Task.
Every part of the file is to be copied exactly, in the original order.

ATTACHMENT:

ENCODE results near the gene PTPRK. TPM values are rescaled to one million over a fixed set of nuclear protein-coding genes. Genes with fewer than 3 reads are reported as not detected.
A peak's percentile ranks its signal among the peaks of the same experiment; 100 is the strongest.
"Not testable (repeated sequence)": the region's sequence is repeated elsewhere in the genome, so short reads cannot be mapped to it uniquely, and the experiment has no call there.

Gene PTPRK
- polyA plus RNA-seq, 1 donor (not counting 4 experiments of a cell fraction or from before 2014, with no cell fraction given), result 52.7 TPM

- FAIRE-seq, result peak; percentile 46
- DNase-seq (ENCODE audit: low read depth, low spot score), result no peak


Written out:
ENCODE results near the gene PTPRK. TPM values are rescaled to one million over a fixed set of nuclear protein-coding genes. Genes with fewer than 3 reads are reported as not detected.
A peak's percentile ranks its signal among the peaks of the same experiment; 100 is the strongest.
"Not testable (repeated sequence)": the region's sequence is repeated elsewhere in the genome, so short reads cannot be mapped to it uniquely, and the experiment has no call there.

Gene PTPRK
- polyA plus RNA-seq, 1 donor (not counting 4 experiments of a cell fraction or from before 2014, with no cell fraction given), result 52.7 TPM

- FAIRE-seq, result peak; percentile 46
- DNase-seq (ENCODE audit: low read depth, low spot score), result no peak